Wednesday, May 22, 2024

Pro-Palestine demonstration outside Axa office

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Pro-Palestine activists gathered outside the offices of Axa Insurance on Tuesday to protest the French insurance giant’s alleged ties to firms operating in Israeli settlements.

Demonstrations organised by the Cork Palestine Solidarity Campaign (CPSC) took place outside the insurer’s offices on South Mall where concerns were raised about the company’s alleged links to several Israeli banks operating in occupied Palestine.

Protestors described Tuesday as a “national day of action,” with Axa branches throughout the country being picketed by demonstrators. The CSPC are one division of the wider Ireland Palestine Solidarity Campaign which has organised protests against Axa in 13 counties.

Axa’s South Mall office remained shut on Tuesday, with a notice on the building stating the branch “is currently closed for staff training.”

The CPSC has claimed that Axa “invests in Israeli firms that finance the building of Israeli settlements in the West Bank.” Axa said it has no investments in these firms.

However, according to the Boycott, Divestment and Sanctions (BDS) Movement, a Palestinian-led initiative targeting companies economically involved in Israel, Axa had invested in three Israeli banks operating in occupied Palestine. 

Earlier this month, the BDS movement announced that Axa had divested around €9.4m of shares from two of these banks, the Israel Discount Bank and Bank Leumi at the end of 2023, but that it still owned shares of around €2.6m in Israeli-owned Bank Hapoalim.

Speaking at the demonstrations on Tuesday, members of the pro-Palestine movement told the Irish Examiner they were pushing for Axa’s “complete divestment” from banks operating in occupied territory.

Speaking to the Irish Examiner, a spokesperson for Axa said it has “no investments in any of the banks cited in recent calls for boycott.”

“The Axa Group is committed to conducting business to the highest ethical standard,” the spokesperson added. 

“AXA’s investments comply with all applicable laws and regulations and respect all internationally recognised human rights principles. This is also the case for AXA’s investment in the Middle East Region.”

‘Proof needed’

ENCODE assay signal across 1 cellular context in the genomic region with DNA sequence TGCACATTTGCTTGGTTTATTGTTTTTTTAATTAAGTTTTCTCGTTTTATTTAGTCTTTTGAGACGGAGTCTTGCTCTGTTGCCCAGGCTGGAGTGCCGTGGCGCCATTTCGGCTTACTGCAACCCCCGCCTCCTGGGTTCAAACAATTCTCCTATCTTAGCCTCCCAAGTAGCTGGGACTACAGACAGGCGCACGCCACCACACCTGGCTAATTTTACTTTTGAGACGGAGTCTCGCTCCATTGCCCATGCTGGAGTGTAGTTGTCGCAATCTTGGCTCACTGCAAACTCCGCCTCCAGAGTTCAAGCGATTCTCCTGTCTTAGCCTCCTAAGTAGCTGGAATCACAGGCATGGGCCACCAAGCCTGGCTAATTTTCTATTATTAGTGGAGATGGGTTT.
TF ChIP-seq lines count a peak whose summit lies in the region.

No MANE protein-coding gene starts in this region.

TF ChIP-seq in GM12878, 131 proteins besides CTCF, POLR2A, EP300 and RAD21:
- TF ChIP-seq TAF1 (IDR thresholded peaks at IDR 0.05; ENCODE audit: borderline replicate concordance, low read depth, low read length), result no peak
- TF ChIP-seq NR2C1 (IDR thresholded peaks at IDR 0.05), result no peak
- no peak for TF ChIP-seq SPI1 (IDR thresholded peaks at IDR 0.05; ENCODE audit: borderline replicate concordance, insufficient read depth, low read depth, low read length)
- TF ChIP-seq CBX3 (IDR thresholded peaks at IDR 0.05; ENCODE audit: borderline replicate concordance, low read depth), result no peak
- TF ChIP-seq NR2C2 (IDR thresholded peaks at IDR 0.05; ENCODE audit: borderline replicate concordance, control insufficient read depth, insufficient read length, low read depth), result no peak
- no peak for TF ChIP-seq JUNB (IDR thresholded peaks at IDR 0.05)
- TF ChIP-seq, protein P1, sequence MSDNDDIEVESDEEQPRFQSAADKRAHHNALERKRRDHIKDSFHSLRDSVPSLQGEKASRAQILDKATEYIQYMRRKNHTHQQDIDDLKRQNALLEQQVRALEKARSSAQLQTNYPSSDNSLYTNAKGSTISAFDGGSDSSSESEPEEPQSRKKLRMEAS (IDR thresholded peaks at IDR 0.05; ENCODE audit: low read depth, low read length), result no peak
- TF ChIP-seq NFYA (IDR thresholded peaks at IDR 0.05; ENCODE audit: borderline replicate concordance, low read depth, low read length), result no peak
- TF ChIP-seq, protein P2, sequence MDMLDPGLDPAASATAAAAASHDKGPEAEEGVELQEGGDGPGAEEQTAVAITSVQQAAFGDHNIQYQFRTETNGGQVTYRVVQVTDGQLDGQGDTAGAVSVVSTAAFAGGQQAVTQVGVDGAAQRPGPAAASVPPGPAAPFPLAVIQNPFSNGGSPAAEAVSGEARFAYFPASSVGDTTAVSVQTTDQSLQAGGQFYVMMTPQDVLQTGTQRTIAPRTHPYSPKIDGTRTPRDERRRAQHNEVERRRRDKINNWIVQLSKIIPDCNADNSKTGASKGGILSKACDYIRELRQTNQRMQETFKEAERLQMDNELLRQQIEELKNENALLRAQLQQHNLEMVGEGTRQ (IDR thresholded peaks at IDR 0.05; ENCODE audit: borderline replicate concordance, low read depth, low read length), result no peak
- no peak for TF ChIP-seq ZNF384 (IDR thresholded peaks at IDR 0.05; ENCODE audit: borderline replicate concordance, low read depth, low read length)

Speaking at the protests, Sinn Féin Councillor Mick Nugent said evidence of Axa’s full divestment needs to be provided. “The BDS Campaign states otherwise,” said Mr Nugent. 

“The BDS Movement states Axa and the companies it is aligned with are providing funding to Israel. Until that is comprehensively disproved, Axa remains on the BDS list.”

Mr Nugent added that Cork City Council had adopted several motions in support of the BDS Movement, with demonstrations outside Axa “part of that same campaign which was endorsed by the City Council.”

In its Human Rights Policy, the Axa group says it recognises that, “as one of the world’s largest companies, our business may involve potential adverse Human Rights impacts.” 

“We are determined to respect Human Rights both in our own operations and in our insurance and investment business.”

It added that the policy “aims at preventing Human Rights abuses and reflects AXA Group’s adherence to general and sectoral international standards.”

Pro-Palestine activists have protested for months against major companies, criticising their activity during the conflict in Gaza. Earlier this month, CPSC protestors staged demonstrations outside the Cork branch of RTX-owned Collins Aerospace amid claims that its parent company produces weapons used by Israel against civilians in Gaza. 

Up until earlier this month, the Irish State had more than €4m invested in companies operating in illegal Israeli settlements, however, Finance Minister Michael McGrath announced at the start of April that it would divest from six of these companies “as soon as possible” over the coming weeks.

In the six months since the war in Gaza erupted, more than 34,000 Palestinians have been killed in Israeli attacks.

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